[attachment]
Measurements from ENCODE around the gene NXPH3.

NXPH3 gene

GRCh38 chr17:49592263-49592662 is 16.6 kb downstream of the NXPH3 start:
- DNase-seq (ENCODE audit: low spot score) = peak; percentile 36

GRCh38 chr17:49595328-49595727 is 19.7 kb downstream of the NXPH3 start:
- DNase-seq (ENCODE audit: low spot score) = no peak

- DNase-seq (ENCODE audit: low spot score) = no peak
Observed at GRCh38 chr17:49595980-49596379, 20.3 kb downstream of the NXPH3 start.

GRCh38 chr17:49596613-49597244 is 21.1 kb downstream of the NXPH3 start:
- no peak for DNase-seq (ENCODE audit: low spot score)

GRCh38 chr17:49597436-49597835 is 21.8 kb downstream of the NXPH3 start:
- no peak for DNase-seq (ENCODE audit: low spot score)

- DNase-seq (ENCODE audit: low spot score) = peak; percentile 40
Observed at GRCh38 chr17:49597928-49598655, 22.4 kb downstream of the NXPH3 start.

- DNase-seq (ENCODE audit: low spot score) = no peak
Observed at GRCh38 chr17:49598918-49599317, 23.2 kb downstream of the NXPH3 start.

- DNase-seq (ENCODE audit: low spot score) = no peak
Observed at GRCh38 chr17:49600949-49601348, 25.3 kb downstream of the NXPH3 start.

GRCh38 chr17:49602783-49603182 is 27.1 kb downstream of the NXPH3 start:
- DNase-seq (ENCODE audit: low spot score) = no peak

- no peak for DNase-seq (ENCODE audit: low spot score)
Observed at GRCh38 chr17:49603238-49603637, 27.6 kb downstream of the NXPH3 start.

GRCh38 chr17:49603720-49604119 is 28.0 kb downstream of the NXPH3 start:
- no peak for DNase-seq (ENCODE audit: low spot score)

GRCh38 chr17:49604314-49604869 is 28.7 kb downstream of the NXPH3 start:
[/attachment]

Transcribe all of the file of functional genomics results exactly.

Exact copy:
Measurements from ENCODE around the gene NXPH3.

NXPH3 gene

GRCh38 chr17:49592263-49592662 is 16.6 kb downstream of the NXPH3 start:
- DNase-seq (ENCODE audit: low spot score) = peak; percentile 36

GRCh38 chr17:49595328-49595727 is 19.7 kb downstream of the NXPH3 start:
- DNase-seq (ENCODE audit: low spot score) = no peak

- DNase-seq (ENCODE audit: low spot score) = no peak
Observed at GRCh38 chr17:49595980-49596379, 20.3 kb downstream of the NXPH3 start.

GRCh38 chr17:49596613-49597244 is 21.1 kb downstream of the NXPH3 start:
- no peak for DNase-seq (ENCODE audit: low spot score)

GRCh38 chr17:49597436-49597835 is 21.8 kb downstream of the NXPH3 start:
- no peak for DNase-seq (ENCODE audit: low spot score)

- DNase-seq (ENCODE audit: low spot score) = peak; percentile 40
Observed at GRCh38 chr17:49597928-49598655, 22.4 kb downstream of the NXPH3 start.

- DNase-seq (ENCODE audit: low spot score) = no peak
Observed at GRCh38 chr17:49598918-49599317, 23.2 kb downstream of the NXPH3 start.

- DNase-seq (ENCODE audit: low spot score) = no peak
Observed at GRCh38 chr17:49600949-49601348, 25.3 kb downstream of the NXPH3 start.

GRCh38 chr17:49602783-49603182 is 27.1 kb downstream of the NXPH3 start:
- DNase-seq (ENCODE audit: low spot score) = no peak

- no peak for DNase-seq (ENCODE audit: low spot score)
Observed at GRCh38 chr17:49603238-49603637, 27.6 kb downstream of the NXPH3 start.

GRCh38 chr17:49603720-49604119 is 28.0 kb downstream of the NXPH3 start:
- no peak for DNase-seq (ENCODE audit: low spot score)

GRCh38 chr17:49604314-49604869 is 28.7 kb downstream of the NXPH3 start: